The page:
Travel Long Haul: Where the World Awoke Conquered by Many and Adored by All, Syria's Mighty Beauty Reflects Its War-Torn Past
Hamilton, Adrian, The Independent (London, England)
It may not have been the precise spot where Alexander crossed the Tigris before sweeping down to the final defeat of the Persian emperor Darius. The river has changed course too often to know. But Ain Divar, at the northern tip of Syria, was right on the Turkish border, at an ancient crossing site with the single arch of a long- destroyed bridge.
Alexander broke the flow of the river by standing his cavalry in lines in the water while his infantry waded through with their weapons and baggage held high. We didn't try to get across. The Tigris at this point forms the border with a Turkey bristling with more gun emplacements than the Maginot Line and an army that tends to take pot-shots at anyone straying across the river. Only the intervention of our host of the previous evening, the Armenian bishop of Qamishli, and a call between generals on the two sides, ensured that we could go down from the teahouse that looks over the river and examine the arch to the bemusement of the Kurdish girls working the bank.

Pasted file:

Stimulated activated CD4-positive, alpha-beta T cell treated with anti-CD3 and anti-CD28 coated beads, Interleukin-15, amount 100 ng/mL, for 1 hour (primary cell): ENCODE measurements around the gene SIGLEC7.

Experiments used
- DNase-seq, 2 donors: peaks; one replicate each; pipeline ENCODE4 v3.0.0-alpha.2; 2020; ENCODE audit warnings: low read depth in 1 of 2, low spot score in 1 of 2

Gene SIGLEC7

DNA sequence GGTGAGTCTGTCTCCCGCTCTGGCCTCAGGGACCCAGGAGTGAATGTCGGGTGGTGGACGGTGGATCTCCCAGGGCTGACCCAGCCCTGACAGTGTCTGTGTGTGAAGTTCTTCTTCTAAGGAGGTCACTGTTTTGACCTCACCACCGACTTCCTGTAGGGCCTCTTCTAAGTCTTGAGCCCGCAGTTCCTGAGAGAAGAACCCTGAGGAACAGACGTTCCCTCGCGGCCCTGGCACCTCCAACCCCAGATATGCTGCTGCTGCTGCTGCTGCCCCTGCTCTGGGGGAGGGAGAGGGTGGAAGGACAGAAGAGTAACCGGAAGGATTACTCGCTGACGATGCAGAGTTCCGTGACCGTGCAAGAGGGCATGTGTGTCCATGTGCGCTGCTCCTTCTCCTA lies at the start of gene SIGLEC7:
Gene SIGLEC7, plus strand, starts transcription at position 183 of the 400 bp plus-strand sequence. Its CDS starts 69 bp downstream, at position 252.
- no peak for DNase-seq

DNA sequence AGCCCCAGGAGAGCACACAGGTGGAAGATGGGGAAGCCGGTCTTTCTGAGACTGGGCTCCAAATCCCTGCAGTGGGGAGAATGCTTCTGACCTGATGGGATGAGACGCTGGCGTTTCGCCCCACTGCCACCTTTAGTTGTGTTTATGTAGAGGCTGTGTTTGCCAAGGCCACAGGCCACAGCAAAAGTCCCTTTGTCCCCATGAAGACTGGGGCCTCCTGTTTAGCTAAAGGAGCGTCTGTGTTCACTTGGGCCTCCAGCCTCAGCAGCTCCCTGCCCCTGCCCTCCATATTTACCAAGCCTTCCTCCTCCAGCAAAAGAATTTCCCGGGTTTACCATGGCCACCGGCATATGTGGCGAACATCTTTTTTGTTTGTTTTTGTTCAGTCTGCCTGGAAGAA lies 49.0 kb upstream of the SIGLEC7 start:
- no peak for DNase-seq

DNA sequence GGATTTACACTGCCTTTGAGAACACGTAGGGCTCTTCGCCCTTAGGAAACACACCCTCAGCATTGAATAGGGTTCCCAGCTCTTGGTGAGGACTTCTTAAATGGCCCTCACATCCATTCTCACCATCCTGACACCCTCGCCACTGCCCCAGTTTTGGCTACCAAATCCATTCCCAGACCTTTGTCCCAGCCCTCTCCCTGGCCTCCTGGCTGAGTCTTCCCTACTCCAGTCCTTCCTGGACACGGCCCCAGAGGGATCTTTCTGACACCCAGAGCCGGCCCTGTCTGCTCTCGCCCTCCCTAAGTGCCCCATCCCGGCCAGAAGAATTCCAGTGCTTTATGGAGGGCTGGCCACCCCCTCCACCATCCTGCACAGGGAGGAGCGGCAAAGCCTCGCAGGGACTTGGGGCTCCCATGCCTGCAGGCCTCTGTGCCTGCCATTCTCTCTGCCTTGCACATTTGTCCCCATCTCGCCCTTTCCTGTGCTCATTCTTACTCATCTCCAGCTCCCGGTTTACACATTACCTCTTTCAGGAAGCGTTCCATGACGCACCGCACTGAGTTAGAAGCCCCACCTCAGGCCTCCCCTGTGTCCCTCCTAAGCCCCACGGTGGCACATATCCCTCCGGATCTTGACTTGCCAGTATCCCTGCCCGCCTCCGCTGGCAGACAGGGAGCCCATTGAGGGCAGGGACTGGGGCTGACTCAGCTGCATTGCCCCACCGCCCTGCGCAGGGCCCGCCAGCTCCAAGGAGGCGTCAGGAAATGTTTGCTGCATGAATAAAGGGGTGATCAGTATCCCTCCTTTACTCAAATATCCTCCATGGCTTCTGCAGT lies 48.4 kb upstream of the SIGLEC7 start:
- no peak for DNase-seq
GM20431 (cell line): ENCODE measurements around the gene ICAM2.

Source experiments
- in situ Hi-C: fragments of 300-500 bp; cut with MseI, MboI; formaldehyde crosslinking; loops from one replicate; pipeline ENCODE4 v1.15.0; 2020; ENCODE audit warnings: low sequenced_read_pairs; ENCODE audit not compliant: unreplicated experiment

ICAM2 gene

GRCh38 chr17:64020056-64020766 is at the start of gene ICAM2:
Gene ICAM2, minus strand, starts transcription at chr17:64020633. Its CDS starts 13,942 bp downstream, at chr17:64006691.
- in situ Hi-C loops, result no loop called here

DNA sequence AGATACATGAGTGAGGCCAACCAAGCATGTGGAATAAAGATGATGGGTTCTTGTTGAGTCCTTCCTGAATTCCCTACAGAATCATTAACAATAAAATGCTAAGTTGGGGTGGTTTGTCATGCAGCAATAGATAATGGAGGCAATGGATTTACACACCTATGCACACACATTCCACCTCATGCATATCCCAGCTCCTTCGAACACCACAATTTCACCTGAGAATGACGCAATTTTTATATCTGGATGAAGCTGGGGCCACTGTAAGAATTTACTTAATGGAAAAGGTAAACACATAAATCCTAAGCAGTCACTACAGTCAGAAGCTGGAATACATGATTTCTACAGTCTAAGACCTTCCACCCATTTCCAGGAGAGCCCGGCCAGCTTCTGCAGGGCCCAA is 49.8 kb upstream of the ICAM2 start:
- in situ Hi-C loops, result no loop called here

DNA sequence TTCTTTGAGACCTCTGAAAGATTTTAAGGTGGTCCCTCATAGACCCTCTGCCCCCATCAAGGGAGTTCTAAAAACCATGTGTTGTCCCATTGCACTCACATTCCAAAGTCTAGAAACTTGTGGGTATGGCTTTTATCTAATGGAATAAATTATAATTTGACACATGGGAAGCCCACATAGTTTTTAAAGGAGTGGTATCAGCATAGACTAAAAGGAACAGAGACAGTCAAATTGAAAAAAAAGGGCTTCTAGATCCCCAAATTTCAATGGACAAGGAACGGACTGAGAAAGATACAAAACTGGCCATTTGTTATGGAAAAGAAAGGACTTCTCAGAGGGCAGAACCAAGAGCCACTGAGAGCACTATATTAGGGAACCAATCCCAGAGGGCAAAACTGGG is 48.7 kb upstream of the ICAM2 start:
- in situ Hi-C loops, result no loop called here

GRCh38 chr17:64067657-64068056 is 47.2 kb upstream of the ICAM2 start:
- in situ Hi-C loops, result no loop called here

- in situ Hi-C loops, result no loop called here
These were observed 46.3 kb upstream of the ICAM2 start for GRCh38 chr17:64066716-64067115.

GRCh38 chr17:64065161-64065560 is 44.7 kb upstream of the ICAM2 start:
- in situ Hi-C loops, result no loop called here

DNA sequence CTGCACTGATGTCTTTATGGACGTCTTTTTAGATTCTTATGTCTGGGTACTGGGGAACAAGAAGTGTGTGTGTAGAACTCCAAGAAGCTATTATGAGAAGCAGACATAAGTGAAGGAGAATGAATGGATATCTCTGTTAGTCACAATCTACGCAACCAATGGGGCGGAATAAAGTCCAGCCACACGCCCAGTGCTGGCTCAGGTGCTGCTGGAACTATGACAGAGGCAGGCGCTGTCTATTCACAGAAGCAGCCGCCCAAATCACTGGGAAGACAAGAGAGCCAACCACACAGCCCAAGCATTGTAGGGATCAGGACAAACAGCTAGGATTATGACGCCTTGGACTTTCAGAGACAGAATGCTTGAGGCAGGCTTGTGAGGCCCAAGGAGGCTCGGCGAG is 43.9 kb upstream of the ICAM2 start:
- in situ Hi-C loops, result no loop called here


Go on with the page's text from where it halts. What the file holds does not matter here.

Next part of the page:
His Grace was no ordinary bishop, I should add: a worldly prelate in his purple-lined robes, and a passionate one. Speeding about in the largest Mercedes ("a gift from the President"), he has bent himself both to community centres and the erection of monuments to the Armenian massacres of 1915- 22 (his father had been sold into an Arab family as a small child, the rest of his family were wiped out). Recommended to us as a power in the land and a gourmet to boot, he proved to be both. We stayed overnight in his convent (fresh "buffalo butter" with apricot jam for breakfast) and ate, at his youth centre in Qamishli, a dinner the like of which I have barely experienced. The tradition of Armenian cooking (and it is a great tradition) is alive and well and can be tasted in Qamishli. It's not the only thing alive and well in Syria. For bad reasons as much as good, 30 years of Alouite rule has preserved a stability of minorities that has quite simply been wiped out by war and the tyranny of majorities elsewhere in the Levant. Relative isolation has also preserved from development and destruction an amazing array of monuments. The Tigris itself sweeps on into Iraq soon after entering Syria, the "King's Way" of Darius and Xerxes now taking caravans of articulated Turkish trucks to Baghdad with food and supplies and returning - it is said - with half the antiquities of Baghdad. But the Euphrates continues south- east through north-eastern Syria, with the area known as al-gezira, "the land between rivers", to the right and the Syrian desert on its left. Here is truly the cradle of civilisation, even more than the Mesopotamia of Iraq, where wild wheat and barley grew and inspired the first domestication of plant and animal. Thirty miles to the south of Qamishli is Tell Brak, where Max Mallowan dug while his wife, Agatha Christie, wrote. The Americans are there now, and if there is not much to see of their digging, the sheer size of the place and its walls and gates gives reality to what was once the centre of one of the world's earliest empires. There are literally hundreds of "tells", or mounds, dotting the plains along the Euphrates and, across the deserts towards Homs and Hama, nearly all of them are signals of ancient towns. The great majority are still to be excavated. The itch to see what's in them, the sense of a 5,000- year past that has still to reveal so much, is overwhelming. Those that have been dug have yielded great archives of trade and personal life (you can read them with translations in the museums at Deir ez-Zor and Damascus, with their talk of health advice, the makings of a good dancer and the apologies of a governor accused of sending second-rate mushrooms to his king). …